Along with the news today that Satya Nadella will be the next CEO of Microsoft, another big change in the executive ranks: Bill Gates, Microsoft co-founder, is leaving his role as chairman of the board and is taking a new role as “Founder and Technology Advisor”. Microsoft terms the change as a “step up” from his previous job, in that it will see Gates once again taking a more active role in the company.
John Thompson, who joined the board in February 2012 and is the lead independent director on the board of directors, becomes the new chairman.
Microsoft notes that Gates “will devote more time to the company, supporting Nadella in shaping technology and product direction.” He will remain a part of the board of directors.
“The opportunity at Microsoft is greater than ever before,” Gates says in a video announcement released today (embedded below).
In that video, Gates highlights areas like cloud technology and mobile. He says that one-third of his time will be available to meet with product groups. “I’m thrilled that Satya has asked me to step up,” Gates notes, adding that it will be “fun to define the new products working together.”
For those who have been observing Microsoft, Gates’ move is unsurprising. As part of the new leadership succession there have been reports as recently as yesterday that Gates would take a more active product role in the company, including spending at least one day at week at Microsoft, but spending less time involved with administrative work.
But at the same time, in the months between Steve Ballmer first announcing he would leave his role as Microsoft CEO and today, there have been some arguing that Gates should step down as chairman, to give Microsoft a clean slate unencumbered with legacy ideas of how it should develop.
What isn’t clear is whether Gates’ new position is the result of that pressure to remove him as chairman, or a geniune interest from him and Microsoft to get more involved again in the company’s strategic future by giving him a more active role. Was he pushed or did he jump at the opportunity, in other words?
Some detail that I would argue is in favor of the latter: we have heard that Gates has been involved with some of the most strategic moves at the company in terms of product and M&A for a while now. And just as some have been demanding Gates step back, others have apparently been promoting the idea of Gates as a potential CEO candidate.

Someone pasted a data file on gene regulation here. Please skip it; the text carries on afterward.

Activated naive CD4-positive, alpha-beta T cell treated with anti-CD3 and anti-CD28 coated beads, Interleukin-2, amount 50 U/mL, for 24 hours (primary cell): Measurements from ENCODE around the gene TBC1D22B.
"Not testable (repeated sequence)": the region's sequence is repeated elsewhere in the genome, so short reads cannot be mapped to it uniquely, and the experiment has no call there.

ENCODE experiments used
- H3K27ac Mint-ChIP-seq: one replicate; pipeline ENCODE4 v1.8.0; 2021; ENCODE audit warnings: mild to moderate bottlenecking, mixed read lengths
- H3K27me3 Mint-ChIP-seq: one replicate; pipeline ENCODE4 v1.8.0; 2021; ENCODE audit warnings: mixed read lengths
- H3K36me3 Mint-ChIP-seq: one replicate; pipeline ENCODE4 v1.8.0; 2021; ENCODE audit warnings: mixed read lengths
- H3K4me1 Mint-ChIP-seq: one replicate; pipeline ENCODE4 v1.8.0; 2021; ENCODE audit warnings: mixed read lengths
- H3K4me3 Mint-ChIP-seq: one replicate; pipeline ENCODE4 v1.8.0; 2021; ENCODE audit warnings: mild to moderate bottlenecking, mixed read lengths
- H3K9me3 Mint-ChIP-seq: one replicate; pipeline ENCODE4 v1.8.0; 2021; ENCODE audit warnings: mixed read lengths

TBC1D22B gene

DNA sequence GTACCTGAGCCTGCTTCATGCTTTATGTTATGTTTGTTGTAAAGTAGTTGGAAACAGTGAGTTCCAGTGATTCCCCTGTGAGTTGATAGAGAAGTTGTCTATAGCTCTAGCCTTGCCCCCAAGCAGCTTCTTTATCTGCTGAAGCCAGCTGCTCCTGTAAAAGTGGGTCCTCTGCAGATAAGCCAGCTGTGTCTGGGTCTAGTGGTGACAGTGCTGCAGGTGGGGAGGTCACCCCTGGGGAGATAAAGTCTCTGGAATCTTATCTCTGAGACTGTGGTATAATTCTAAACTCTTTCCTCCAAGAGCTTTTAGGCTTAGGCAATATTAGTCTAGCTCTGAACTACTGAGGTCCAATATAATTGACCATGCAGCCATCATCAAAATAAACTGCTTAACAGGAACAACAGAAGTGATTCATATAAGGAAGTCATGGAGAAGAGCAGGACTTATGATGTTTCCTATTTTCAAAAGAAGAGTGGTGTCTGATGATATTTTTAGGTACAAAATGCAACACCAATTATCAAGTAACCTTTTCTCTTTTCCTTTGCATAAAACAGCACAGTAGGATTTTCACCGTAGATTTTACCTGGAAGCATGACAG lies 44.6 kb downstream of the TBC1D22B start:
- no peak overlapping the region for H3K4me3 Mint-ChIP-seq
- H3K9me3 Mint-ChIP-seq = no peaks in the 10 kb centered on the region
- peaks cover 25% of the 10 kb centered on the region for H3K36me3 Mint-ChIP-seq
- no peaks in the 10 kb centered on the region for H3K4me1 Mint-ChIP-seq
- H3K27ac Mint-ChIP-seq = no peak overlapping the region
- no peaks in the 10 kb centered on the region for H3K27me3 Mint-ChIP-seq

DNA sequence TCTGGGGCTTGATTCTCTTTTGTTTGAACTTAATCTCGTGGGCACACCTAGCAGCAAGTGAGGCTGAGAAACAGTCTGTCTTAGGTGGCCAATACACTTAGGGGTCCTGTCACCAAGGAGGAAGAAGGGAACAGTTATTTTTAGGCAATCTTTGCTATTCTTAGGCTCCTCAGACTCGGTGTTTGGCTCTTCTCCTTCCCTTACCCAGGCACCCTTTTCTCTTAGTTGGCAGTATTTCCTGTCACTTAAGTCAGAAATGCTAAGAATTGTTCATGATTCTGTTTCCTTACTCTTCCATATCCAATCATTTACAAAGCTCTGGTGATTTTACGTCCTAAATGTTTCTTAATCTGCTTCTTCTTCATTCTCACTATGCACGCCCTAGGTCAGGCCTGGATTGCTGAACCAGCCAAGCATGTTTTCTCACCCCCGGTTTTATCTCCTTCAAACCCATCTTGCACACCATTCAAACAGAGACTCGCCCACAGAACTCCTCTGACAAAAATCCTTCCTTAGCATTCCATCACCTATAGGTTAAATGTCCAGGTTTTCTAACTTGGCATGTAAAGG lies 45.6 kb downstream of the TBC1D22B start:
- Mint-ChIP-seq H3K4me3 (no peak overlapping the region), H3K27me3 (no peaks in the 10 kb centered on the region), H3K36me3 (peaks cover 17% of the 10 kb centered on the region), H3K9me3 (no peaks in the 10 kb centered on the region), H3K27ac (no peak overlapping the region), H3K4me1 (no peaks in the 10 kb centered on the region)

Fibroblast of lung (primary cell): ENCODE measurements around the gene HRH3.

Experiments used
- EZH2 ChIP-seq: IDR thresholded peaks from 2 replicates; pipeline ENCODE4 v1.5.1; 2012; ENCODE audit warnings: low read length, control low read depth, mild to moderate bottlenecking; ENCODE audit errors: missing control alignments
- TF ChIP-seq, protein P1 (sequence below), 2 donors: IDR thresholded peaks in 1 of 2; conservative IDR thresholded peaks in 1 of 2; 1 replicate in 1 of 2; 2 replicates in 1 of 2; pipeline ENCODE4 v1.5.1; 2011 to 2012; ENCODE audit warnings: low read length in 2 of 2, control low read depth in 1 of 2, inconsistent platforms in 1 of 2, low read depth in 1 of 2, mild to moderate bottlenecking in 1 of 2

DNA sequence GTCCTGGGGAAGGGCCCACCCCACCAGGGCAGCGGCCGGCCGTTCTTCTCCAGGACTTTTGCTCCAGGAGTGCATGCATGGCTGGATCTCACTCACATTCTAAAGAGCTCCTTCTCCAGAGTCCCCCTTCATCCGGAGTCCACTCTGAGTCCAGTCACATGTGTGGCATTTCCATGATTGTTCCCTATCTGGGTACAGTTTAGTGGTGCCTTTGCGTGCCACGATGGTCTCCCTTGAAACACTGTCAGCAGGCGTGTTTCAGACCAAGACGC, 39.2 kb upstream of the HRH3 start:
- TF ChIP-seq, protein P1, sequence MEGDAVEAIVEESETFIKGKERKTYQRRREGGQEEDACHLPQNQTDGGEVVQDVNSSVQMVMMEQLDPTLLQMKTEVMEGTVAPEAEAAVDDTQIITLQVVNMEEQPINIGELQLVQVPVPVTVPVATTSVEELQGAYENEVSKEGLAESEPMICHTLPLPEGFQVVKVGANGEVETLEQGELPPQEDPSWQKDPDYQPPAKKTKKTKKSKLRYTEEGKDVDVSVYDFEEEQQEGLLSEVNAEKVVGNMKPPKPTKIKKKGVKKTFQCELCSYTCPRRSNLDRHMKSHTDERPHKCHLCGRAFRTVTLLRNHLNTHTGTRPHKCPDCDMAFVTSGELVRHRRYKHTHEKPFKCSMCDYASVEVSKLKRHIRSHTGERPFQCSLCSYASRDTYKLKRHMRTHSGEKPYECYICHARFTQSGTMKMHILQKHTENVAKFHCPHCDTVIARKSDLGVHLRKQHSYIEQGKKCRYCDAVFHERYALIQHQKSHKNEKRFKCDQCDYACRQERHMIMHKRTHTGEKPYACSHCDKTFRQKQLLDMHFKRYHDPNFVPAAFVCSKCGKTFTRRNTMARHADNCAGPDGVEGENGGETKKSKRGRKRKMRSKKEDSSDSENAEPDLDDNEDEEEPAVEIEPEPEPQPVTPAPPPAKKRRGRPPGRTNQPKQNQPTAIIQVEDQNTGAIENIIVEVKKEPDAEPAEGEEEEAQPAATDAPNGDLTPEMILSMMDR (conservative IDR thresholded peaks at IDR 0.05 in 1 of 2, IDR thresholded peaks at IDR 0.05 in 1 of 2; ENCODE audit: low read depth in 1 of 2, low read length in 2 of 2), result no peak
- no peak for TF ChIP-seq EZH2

Taking a more active role again at Microsoft would be an interesting turn of events for the company’s co-founder.
For the last several years, Gates has put a lot of time, effort and money into philanthropic ventures with his wife Melinda and related investments. He has also built up a portfolio of investments focusing on areas like sustainable energy and medical technology.
The new composition of the Microsoft board is as follows: Satya Nadella; Steve Ballmer; Dina Dublon, former Chief Financial Officer of JPMorgan Chase; Bill Gates; Maria M. Klawe, President of Harvey Mudd College; Stephen J. Luczo, Chairman and Chief Executive Officer of Seagate Technology PLC; David F. Marquardt, General Partner at August Capital; Nadella; Charles H. Noski, former Vice Chairman of Bank of America Corp.; Dr. Helmut Panke, former Chairman of the Board of Management at BMW Bayerische Motoren Werke AG; and John Thompson, Chief Executive Officer of Virtual Instruments.
Seven of the 10 board members are independent of Microsoft, which is consistent with the requirement in the company’s governance guidelines that a substantial majority be independent.
Here’s Gates’ video endorsing Nadella as CEO:
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